Apple uses speech recognition systems for Siri. You can develop this technology for new languages. You need an open source speech recognition system and a bunch of training data. What sort of data? Audio files paired with their transcriptions. Where do you get data? Crowdsourcing! You can come up with ways of collecting data. You could gather data either through transcription of existing audio files, or `elicitation’ where people read texts out loud and save recordings of it. You’ll need to figure out how to do good quality control, to what extent the quality matters when you’re training a speech recognition system for a new language.
There are a lot of food trucks in Philly. Some of them are so awesome that they move to different locations on different days. They announce their whereabouts on Twitter or Facebook. Do they really expect us to keep track of where they all are? Why not have the crowd create a map of the current whereabouts of all the food trucks. How about having the crowd keep track of their menus and prices while you’re at it? A good crowdsourcing platform to use for this project is FieldAgent. FieldAgent gave me $2000 in credit, which I can share with students.
Did you know that you can catch the flu from social media? Well, you can’t. But you can use it as a tool to track the spread of certain diseases. You could try re-creating one of the publications by this cool researcher. What sorts of health problems do you think social media can give us information about?
Wikipedia provides hour-by-hour page view statistics for every one of its pages. Write a human computation algorithm that uses these statistics as input to detect trending topics in the news. Use humans to (1) review the trending pages to say whether they describe something newsworthy, (2) cluster them into pages about the same event, and (3) write short summaries of the event that triggered them to become popular. Design good mechanisms for quality control for clustering, and for describing something as newsworthy. Read this paper about a baseline computational algorithm.
Prediction markets use collective intelligence to try to predict the outcome of future events. Prediction markets answer questions that have definite, verifiable answers on a particular date (like “Will the government shutdown still be in effect on October 31, 2013?”). They let people buy and sell shares in the outcomes, and track the value of each outcome’s shares over time. You should implement a prediction market that sets that value of the shares. You should hire workers on Mechanical Turk to make the predictions. The major design challenge will be to formulate the system so that it incentivizes Turkers to make well-considered predictions instead of random predictions. For instance, you may consider designing a HIT that pays nothing initially, but that gives people up to $10 if all of their predictions are accurate.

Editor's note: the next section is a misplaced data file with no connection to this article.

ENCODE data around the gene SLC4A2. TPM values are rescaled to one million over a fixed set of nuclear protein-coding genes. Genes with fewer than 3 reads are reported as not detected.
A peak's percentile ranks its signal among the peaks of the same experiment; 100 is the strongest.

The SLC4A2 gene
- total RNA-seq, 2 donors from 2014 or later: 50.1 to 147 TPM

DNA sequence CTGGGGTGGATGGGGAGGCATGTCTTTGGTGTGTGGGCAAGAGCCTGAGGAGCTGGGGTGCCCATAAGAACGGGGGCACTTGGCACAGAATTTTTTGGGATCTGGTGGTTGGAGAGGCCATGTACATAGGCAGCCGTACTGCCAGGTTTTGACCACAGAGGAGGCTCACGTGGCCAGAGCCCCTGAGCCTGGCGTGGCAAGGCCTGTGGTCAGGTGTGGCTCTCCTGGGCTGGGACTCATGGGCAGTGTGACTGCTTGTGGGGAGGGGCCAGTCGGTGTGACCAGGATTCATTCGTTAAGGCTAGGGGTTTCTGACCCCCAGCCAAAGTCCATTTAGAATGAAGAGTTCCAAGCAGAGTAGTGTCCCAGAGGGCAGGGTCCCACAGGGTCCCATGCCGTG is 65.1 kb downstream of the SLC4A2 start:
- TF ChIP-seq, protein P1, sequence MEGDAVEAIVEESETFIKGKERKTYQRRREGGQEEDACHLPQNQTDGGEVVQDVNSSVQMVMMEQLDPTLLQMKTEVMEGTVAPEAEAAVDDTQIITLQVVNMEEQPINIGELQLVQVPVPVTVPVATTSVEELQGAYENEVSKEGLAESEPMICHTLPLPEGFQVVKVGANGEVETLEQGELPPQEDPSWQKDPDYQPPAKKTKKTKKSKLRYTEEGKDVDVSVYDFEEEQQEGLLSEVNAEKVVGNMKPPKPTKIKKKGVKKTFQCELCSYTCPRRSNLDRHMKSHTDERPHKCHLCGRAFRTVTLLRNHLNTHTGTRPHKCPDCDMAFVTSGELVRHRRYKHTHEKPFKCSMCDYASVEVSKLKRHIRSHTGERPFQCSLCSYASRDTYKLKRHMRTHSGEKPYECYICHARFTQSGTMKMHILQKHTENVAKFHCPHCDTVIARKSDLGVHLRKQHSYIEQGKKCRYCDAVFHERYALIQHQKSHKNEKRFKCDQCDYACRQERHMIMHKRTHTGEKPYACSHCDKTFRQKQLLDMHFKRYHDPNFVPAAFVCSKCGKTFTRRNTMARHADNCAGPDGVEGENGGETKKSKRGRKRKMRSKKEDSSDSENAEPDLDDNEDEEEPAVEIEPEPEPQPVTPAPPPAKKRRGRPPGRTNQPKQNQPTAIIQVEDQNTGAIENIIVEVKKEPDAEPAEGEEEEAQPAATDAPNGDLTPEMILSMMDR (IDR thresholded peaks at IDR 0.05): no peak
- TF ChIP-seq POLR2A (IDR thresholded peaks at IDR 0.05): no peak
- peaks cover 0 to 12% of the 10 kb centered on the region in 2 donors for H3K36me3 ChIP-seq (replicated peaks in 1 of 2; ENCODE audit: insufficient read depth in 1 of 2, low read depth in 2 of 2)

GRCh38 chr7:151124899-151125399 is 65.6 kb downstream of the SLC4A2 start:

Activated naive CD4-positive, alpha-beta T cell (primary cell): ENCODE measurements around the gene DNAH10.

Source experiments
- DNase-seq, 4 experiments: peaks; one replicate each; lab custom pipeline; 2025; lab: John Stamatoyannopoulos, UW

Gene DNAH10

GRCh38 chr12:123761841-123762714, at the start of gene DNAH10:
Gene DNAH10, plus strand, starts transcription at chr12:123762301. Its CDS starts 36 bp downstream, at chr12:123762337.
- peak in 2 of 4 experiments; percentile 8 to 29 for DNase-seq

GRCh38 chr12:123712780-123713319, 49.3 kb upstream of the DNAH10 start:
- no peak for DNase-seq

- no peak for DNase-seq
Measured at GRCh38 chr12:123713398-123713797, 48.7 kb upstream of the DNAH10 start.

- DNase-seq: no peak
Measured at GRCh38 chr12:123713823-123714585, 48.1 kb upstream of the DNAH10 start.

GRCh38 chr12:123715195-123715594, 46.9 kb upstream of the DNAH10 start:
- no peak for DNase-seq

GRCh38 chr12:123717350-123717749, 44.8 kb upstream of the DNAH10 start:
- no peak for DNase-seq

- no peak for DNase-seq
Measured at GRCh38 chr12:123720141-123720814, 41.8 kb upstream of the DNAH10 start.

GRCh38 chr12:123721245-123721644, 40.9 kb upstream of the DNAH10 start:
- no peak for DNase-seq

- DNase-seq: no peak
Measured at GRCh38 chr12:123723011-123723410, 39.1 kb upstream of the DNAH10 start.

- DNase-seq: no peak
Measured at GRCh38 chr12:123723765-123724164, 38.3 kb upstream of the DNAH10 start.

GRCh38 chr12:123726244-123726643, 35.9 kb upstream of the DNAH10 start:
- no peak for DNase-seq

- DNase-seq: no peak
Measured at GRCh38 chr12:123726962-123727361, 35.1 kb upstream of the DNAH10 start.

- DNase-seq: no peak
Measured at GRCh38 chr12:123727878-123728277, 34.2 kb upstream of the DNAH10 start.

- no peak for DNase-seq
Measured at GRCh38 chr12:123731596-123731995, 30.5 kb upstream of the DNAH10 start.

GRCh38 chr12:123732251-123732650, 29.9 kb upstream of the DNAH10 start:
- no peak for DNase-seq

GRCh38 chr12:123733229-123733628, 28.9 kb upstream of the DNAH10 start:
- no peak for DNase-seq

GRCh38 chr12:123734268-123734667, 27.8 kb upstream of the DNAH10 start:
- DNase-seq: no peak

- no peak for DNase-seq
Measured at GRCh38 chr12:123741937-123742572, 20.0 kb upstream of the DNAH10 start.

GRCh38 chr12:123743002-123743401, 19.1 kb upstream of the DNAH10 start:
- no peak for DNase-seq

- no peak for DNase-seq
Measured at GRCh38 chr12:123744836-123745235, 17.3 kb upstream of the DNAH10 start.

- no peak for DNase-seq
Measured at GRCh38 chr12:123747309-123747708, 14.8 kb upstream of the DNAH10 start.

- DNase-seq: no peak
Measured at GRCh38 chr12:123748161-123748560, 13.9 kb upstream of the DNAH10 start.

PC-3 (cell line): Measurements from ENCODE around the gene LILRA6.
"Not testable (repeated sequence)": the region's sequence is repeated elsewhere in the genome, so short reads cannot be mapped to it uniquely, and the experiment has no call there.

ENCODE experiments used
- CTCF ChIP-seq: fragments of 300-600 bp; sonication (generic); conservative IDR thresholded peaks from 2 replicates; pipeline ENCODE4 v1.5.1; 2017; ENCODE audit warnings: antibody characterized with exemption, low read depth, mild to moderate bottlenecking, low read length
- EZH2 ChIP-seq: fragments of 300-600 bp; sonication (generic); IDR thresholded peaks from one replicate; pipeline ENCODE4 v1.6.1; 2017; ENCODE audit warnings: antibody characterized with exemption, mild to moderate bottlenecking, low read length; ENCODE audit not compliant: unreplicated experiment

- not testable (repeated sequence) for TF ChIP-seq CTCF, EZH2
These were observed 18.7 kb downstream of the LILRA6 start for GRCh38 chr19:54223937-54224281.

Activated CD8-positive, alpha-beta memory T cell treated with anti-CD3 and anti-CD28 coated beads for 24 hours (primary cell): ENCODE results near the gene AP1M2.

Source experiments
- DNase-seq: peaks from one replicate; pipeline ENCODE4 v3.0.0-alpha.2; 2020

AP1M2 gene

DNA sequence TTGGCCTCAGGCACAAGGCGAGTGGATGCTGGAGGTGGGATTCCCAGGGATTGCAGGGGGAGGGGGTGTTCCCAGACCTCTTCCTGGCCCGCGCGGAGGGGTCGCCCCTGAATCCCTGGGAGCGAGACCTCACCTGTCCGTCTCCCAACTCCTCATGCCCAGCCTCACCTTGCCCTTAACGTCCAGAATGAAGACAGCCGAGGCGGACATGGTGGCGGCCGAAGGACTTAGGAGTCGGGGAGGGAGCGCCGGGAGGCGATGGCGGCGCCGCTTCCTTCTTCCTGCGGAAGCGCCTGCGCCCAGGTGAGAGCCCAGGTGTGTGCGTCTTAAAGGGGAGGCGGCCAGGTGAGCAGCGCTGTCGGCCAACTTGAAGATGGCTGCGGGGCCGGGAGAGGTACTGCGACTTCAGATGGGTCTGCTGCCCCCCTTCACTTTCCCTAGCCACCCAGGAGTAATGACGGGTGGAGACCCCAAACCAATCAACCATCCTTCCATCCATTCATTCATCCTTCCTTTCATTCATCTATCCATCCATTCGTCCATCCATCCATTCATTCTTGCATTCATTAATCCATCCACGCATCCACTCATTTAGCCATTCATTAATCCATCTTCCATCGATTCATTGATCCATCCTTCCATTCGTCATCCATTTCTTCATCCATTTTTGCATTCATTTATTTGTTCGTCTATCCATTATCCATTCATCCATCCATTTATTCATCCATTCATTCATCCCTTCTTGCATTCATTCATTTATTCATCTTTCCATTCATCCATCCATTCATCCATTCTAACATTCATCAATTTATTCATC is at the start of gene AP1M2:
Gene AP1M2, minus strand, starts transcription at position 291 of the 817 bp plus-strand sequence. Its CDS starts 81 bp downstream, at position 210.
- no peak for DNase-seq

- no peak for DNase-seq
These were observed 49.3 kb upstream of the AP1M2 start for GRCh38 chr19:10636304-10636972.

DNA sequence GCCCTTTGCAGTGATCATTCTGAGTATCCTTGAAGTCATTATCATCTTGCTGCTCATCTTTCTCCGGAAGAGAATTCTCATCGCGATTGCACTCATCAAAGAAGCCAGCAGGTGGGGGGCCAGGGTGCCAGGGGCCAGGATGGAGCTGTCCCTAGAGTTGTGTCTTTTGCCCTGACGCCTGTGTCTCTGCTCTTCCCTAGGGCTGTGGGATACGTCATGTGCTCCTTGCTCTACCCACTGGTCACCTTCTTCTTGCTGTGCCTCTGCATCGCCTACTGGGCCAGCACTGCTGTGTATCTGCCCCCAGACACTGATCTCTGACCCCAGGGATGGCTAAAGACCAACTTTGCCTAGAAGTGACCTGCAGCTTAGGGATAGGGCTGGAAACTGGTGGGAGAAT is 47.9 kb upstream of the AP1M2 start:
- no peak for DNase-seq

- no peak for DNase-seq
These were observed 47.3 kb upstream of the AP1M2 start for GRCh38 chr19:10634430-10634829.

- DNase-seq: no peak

The words we use to describe politicians and public figures in general depends a lot on their background. Pick one characteristic to keep track of (age, gender, party, country or state of origin, relationship status, time in office, anything), figure out which words correlate most strongly with politicians who possess that characteristic, and use the crowd to assign an intensity and sentiment to some of these words – maybe even design a HIT that swaps out the names and pronouns of one politician for another and ask the Turker to assess the clarity and cohesion of the article to see how background affects descriptions in the media.
The Guardian recently started publishing an online database of police-involved killings called The Counted. In turn, the FBI announced that it would also be publishing information about the deadly use of physical force nationwide. This information is tracked in a lot of places, including gun violence blogs and even in the projects of students who took NETS213 last year. Using the crowd to identify duplicates and supplement details in one place could yield interesting information about which areas are best at reporting violence, which news sources are least accurate, or any other problem you’d like to study. Automatic reconciliation of conflicting data and classification of the type of data would likely require some strong HIT design.
Jeffery Bigham runs a class at CMU. You can check out his list of suggested final project topics.